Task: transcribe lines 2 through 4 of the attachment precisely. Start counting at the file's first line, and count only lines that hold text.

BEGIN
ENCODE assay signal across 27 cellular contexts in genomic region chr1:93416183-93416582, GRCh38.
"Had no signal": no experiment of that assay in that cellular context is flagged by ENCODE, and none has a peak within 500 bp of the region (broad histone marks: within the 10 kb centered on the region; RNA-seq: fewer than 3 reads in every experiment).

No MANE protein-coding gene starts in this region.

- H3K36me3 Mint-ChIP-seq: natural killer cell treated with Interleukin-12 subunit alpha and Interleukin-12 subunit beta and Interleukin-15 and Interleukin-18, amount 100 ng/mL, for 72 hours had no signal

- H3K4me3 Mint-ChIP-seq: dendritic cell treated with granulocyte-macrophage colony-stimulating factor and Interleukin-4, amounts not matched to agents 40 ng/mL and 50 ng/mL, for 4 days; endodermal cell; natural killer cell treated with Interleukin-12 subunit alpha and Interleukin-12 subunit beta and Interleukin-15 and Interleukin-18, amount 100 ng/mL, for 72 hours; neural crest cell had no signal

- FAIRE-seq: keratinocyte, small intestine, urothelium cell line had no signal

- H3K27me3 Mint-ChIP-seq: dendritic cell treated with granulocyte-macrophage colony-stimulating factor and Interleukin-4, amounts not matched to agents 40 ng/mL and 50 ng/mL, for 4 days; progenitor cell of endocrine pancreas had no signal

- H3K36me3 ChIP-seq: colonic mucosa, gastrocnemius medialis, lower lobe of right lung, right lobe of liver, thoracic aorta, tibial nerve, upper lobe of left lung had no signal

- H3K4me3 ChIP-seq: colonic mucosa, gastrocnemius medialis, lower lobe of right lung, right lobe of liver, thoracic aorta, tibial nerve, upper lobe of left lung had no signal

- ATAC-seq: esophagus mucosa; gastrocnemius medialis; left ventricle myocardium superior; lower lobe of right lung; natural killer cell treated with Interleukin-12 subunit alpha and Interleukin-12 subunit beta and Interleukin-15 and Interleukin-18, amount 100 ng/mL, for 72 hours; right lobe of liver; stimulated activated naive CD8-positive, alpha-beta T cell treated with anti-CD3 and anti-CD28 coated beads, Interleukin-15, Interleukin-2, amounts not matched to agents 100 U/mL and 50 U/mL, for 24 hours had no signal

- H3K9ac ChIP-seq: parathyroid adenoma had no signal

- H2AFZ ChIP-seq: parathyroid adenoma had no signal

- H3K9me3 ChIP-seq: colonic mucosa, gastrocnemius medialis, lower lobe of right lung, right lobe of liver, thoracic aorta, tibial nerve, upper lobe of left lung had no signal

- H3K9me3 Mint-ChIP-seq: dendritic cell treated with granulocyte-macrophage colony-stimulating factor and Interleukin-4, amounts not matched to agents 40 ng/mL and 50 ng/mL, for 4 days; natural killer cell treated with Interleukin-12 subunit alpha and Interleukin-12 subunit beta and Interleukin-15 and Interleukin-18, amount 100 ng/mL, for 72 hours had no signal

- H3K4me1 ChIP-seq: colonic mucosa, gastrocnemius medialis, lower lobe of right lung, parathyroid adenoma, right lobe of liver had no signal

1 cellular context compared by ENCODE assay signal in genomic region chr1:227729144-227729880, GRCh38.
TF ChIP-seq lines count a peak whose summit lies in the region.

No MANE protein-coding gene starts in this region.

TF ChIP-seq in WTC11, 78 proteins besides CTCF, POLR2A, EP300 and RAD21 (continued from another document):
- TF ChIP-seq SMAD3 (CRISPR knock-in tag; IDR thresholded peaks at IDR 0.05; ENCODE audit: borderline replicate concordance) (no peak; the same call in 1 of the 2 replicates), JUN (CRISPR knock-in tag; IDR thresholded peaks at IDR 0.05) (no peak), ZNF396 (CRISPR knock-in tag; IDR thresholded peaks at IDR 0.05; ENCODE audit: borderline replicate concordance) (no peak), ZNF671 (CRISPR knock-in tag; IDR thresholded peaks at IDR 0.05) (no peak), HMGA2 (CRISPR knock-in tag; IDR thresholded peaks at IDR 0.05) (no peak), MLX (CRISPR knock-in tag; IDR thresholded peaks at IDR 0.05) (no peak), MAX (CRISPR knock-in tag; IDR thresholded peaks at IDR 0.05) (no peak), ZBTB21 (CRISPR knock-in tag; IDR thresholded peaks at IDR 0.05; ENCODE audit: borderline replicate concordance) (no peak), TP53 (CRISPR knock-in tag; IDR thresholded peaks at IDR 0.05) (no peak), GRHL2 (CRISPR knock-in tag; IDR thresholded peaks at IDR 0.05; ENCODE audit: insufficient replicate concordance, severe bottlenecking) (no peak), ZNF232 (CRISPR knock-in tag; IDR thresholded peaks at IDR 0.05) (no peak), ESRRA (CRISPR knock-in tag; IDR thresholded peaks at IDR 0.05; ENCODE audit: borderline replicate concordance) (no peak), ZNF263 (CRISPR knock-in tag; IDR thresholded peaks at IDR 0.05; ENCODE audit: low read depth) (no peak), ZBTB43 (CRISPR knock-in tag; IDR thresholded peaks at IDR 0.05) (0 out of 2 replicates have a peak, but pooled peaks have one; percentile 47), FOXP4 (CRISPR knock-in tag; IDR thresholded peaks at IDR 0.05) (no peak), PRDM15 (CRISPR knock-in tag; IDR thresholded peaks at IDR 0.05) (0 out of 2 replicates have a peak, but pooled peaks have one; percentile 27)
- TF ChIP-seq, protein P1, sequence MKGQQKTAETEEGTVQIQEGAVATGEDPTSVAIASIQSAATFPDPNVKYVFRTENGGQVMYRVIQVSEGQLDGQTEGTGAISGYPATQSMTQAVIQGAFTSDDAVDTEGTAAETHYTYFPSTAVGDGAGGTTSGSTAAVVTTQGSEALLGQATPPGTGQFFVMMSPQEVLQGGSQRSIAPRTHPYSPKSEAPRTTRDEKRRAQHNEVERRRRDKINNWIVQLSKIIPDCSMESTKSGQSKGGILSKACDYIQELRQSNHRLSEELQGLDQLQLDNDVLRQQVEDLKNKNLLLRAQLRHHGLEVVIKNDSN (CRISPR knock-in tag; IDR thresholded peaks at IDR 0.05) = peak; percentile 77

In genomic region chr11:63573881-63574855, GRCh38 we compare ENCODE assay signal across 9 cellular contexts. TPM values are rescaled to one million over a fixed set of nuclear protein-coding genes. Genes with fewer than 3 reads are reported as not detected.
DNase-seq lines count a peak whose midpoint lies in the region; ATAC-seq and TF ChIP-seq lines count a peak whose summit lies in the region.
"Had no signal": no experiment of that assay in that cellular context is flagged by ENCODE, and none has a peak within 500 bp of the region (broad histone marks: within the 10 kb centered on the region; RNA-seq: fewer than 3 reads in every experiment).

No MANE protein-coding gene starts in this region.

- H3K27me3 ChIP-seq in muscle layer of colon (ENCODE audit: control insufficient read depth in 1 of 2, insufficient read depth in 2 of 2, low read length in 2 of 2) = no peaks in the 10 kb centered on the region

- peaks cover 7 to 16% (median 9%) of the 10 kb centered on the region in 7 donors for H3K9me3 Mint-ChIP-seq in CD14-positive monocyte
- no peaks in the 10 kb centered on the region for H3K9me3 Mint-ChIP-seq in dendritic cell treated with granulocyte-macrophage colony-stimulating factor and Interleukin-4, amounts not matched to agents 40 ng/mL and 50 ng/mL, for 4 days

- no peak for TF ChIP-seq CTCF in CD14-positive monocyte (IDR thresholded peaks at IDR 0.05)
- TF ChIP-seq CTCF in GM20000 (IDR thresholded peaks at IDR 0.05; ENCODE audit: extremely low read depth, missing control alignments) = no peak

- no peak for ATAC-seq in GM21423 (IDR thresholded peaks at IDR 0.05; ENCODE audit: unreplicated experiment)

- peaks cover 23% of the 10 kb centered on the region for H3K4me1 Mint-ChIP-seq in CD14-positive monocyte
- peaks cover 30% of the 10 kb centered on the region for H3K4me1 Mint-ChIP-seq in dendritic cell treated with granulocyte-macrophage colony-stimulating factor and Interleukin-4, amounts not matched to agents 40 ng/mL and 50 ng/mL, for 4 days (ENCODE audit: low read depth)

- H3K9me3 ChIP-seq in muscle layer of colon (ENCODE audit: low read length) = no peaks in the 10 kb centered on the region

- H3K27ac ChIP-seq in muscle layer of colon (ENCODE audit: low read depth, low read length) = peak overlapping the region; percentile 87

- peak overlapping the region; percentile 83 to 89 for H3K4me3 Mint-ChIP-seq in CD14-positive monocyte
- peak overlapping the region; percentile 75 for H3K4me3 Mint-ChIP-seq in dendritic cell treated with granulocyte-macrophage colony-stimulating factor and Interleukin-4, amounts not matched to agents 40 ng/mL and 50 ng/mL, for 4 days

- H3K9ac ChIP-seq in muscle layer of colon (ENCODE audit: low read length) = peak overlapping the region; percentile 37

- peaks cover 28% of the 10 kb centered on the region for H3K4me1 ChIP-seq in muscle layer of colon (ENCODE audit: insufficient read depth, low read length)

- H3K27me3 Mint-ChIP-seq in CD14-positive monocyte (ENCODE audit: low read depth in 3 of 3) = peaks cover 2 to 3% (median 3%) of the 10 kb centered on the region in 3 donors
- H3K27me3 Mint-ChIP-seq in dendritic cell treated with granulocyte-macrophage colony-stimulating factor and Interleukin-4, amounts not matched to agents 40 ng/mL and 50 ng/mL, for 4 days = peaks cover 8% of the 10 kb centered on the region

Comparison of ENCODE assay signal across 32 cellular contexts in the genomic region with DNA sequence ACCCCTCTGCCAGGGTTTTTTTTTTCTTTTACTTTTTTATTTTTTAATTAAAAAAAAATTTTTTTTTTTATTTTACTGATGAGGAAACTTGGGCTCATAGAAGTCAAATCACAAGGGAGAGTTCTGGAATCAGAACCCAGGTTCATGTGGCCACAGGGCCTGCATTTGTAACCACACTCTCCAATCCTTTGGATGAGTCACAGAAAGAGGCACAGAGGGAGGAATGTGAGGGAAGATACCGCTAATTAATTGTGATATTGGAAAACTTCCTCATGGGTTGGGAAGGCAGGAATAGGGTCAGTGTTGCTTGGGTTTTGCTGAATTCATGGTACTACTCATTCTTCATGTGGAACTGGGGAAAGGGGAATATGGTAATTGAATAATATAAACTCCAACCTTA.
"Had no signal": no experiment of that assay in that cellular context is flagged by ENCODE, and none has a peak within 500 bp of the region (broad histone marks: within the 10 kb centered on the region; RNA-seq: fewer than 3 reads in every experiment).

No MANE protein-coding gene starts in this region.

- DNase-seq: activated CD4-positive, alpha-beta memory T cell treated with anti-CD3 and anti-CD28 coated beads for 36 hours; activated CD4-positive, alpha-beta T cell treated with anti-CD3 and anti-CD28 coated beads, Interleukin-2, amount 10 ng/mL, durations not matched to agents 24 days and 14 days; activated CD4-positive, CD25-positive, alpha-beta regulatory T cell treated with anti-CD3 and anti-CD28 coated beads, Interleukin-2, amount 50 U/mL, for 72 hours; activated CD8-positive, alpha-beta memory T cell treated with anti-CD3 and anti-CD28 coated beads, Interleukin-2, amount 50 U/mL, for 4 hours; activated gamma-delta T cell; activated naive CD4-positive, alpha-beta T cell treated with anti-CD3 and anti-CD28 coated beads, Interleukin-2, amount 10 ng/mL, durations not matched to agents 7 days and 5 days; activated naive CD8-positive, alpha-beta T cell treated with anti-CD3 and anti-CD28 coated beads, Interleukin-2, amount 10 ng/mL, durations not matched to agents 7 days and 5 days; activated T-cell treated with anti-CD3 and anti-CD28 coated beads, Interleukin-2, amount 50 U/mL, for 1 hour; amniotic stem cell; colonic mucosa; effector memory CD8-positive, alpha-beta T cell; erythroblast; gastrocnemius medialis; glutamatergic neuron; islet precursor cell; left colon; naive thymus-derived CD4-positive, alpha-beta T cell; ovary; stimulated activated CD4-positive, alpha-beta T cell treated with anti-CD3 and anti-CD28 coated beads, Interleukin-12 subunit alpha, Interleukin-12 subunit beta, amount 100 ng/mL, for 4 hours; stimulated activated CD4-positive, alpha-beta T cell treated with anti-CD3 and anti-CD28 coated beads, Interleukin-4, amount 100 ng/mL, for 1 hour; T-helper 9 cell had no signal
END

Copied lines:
"Had no signal": no experiment of that assay in that cellular context is flagged by ENCODE, and none has a peak within 500 bp of the region (broad histone marks: within the 10 kb centered on the region; RNA-seq: fewer than 3 reads in every experiment).

No MANE protein-coding gene starts in this region.

- H3K36me3 Mint-ChIP-seq: natural killer cell treated with Interleukin-12 subunit alpha and Interleukin-12 subunit beta and Interleukin-15 and Interleukin-18, amount 100 ng/mL, for 72 hours had no signal